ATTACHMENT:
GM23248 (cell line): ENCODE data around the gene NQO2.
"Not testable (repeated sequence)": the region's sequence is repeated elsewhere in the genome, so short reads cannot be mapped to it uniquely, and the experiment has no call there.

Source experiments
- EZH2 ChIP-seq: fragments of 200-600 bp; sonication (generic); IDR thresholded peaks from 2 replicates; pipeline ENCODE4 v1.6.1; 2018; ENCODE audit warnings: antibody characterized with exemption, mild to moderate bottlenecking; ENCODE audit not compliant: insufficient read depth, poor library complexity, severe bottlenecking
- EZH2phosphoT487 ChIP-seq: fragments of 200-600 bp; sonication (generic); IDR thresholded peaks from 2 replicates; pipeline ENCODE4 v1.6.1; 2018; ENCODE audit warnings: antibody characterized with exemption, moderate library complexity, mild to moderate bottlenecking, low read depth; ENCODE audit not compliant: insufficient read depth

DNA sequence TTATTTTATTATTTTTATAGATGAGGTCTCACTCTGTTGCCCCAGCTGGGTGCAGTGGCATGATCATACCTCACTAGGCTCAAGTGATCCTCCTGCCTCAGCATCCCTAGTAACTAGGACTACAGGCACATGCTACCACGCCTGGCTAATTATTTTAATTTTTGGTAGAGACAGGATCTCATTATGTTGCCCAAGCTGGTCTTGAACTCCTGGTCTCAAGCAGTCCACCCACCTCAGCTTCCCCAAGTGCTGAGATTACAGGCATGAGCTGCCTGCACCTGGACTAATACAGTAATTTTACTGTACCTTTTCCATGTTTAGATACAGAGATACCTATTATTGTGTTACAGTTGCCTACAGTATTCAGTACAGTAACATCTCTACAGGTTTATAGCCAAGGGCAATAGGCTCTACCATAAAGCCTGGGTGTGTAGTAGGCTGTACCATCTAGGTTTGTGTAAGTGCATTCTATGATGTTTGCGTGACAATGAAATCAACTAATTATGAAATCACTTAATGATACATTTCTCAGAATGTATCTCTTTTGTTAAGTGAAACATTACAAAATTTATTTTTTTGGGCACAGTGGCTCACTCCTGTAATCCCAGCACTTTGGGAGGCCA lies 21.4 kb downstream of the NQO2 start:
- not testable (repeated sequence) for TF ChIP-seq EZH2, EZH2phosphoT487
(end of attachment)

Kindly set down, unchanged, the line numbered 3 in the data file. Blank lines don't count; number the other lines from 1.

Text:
Source experiments